home | about | contact | etiquette daily | news | site map | dining etiquette | etiquette books

Have a Dining Etiquette Question?

Submit it to us through our contact us page.

Follow Us on Twitter and Facebook for great dining etiquette and table manners tips:

Follow Etiquette Scholar on Twitter Follow Etiquette Scholar on Facebook

Etiquette Daily.

The Etiquette Scholar blog answering you dining etiquette questions.

etiquette scholar / dining etiquette / table setting / flatware / knives

Knives

Knives are made in a host of shapes, some with serrated blades, others with dull edges and pointed or rounded tips.

  • Knives with serrated blades, such as steak knives, cut meat.
  • Knives with dull blades, such as dinner knives, luncheon knives, and dessert knives, cut soft or cooked food.
  • Knives with pointed tips, such as a steak knives, fruit knives, and fish knives, carve meat, pare fruit, and separate fish bones.
  • Knives with blunt ends, such as butter spreaders, spread food.

Table knives are made in seven sizes, including, from large to small:

  1. Dinner Knife;
  2. Steak Knife;
  3. Luncheon Knife;
  4. Fish Knife;
  5. Dessert Knife;
  6. Fruit Knife; and
  7. Butter Spreader.

The dimensions of knives below may vary slightly according to the manufacturer.

Dinner Knife

The dinner knife is the longest knife in a set of flatware.

It is used to cut and push food and is laid on the table at all meals, formal and informal. The exception is when soup is served as the main course, and a dinner knife is not required.

The dinner knife is made in two sizes: place size and continental size.

  • The place size measures around 9¼ inches in length.
  • The continental size is about 9¾ inches long.

When a knife is needed to cut an extra-large salad leaf, such as a piece of romaine or a thick wedge of lettuce, a dinner knife is used. The exception is at a formal dinner when an extra dinner knife is provided for salad.

Steak Knife

The steak knife is a specialized knife not made as part of a set of flatware.

  • It is approximately 8¼ to 9 inches long and has a sharp tip and a serrated edge to cut thick portions of meat.
  • At a formal meal, a steak knife is not provided if meat is served roasted, which is easily cut with a regular dinner knife.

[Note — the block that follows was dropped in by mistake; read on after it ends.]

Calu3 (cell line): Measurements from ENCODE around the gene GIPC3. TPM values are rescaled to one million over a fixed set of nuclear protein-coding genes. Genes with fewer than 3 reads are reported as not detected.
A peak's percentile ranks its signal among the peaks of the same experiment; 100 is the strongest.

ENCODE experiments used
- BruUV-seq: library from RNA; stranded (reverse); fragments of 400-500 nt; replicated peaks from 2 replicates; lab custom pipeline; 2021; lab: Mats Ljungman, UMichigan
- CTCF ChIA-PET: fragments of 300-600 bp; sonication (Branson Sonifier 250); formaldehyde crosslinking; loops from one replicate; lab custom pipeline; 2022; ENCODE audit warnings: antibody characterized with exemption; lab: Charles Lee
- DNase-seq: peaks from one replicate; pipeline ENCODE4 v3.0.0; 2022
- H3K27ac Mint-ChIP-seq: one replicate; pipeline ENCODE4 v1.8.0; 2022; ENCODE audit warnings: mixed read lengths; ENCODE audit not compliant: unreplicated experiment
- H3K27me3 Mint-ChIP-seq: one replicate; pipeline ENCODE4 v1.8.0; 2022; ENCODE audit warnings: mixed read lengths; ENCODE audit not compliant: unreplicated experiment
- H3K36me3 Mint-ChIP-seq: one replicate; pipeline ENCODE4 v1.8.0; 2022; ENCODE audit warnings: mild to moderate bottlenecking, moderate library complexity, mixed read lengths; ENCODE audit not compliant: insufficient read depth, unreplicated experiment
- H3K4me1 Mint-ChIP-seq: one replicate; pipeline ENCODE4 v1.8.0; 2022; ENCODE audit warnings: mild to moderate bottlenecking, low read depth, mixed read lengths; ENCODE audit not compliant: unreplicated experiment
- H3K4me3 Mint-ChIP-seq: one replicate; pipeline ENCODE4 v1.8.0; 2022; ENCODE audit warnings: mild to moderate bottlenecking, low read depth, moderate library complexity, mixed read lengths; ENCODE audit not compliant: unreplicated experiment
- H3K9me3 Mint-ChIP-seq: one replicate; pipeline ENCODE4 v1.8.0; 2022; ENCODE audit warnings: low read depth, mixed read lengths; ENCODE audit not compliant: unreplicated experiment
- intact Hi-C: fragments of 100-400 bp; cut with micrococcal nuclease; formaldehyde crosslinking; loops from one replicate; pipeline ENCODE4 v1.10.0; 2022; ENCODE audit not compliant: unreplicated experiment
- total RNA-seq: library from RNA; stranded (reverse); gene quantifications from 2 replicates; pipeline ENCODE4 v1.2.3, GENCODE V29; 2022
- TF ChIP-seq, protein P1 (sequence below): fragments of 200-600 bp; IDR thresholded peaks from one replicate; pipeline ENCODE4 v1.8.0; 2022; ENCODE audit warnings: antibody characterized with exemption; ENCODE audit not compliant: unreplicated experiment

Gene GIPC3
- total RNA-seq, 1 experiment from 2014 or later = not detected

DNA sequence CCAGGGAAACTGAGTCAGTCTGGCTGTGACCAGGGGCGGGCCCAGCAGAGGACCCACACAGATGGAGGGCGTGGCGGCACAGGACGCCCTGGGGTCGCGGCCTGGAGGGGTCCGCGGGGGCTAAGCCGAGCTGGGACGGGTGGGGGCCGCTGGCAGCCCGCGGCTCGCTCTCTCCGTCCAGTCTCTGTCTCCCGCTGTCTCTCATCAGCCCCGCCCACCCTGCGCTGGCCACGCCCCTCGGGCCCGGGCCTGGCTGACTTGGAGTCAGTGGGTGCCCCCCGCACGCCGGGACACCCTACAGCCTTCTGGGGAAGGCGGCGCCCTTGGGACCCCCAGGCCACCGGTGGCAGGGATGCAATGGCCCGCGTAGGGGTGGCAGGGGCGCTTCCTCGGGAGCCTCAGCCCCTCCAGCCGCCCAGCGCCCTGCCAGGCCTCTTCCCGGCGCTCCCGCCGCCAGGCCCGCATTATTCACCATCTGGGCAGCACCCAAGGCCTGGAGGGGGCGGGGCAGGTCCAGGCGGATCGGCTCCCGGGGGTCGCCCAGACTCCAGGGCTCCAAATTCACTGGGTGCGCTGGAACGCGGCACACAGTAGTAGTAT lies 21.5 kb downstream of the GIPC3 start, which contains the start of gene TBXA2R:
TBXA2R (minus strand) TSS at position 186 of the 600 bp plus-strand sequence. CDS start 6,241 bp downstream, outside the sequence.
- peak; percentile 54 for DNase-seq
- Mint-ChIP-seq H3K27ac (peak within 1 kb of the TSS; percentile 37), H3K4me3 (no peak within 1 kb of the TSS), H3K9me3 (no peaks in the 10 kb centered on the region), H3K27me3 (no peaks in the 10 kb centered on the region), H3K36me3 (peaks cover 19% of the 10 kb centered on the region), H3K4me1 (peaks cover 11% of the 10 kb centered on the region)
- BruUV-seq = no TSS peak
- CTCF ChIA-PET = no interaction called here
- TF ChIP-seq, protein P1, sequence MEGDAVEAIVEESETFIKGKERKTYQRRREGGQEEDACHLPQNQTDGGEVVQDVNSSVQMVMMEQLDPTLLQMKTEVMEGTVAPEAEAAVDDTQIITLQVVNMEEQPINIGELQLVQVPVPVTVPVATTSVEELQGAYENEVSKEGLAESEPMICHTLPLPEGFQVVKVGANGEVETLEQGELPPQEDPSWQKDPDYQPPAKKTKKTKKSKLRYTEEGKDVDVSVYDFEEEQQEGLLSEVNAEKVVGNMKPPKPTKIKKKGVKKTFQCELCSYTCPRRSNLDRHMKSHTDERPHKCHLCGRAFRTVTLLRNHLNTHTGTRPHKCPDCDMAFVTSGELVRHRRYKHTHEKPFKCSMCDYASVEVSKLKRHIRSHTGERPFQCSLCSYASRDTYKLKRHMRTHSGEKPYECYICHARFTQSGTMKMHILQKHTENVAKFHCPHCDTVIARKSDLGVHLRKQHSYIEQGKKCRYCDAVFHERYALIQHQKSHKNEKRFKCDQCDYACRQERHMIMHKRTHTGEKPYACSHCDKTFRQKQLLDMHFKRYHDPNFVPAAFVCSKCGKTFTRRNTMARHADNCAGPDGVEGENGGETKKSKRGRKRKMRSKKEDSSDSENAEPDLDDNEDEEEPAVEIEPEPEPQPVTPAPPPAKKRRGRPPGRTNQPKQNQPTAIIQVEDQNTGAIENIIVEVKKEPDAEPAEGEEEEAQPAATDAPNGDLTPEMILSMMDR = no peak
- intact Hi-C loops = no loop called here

Luncheon Knife

The luncheon knife is 8 to 8¾ inches long, a size that balances the proportions of the luncheon plate, which is 8½ inches in diameter.

Although the luncheon knife is used at formal and informal luncheons, it is not mandatory for either occasion. Today, luncheon knives are not commonly used and the dinner knife is normally used at the midday meal.

Fish Knife

Fish knives vary in size but usually measure about 8¾ inches long.

  • The fish knife is a specialized shape not included as part of a flatware set.
  • The fish knife features a wide blade with a dull edge and a tip made with a notched point used to separate the skeleton from the body and lift the bones onto a plate.
  • They are used in both formal and informal dining.
Dessert Knife

The dessert knife measures approximately 8 inches long and features a narrow blade and a rounded or pointed tip. The rounded tip is used to section soft desserts, and the pointed tip to cut hard desserts.

The dessert knife is a specialized utensil not made as part of a flatware set. It is used in formal and informal dining with a dessert fork.

Fruit Knife

The fruit knife is used to cut and peel fresh fruit at the table in formal and informal dining.

The fruit knife is approximately 6½ inches to 7¼ inches long.

It is a specialized utensil not made as part of a flatware set.

The fruit knife features a pointed tip and a narrow blade that is straight or slightly curved.

Sometimes the edge of the blade is serrated.

Butter Spreader

The butter spreader is approximately 5 to 6 inches long. It is the smallest knife in a set of flatware.

The tip of the blade is rounded and some are slightly wider at the tip.

The butter spreader is used differently in formal and informal dining.

  • At a formal dinner given in a private home where strict protocol is followed, the multiplicity of courses provides sufficient taste and texture without the need for bread and butter, and a butter spreader is not used.
  • However, at formal luncheons and informal meals, fewer courses are served, bread and butter are provided, and a butter spreader is used.

- , Editor, Etiquette Scholar

If you find any typographical errors, inaccuracies, or inconsistencies, or if you just have something to add, please email us.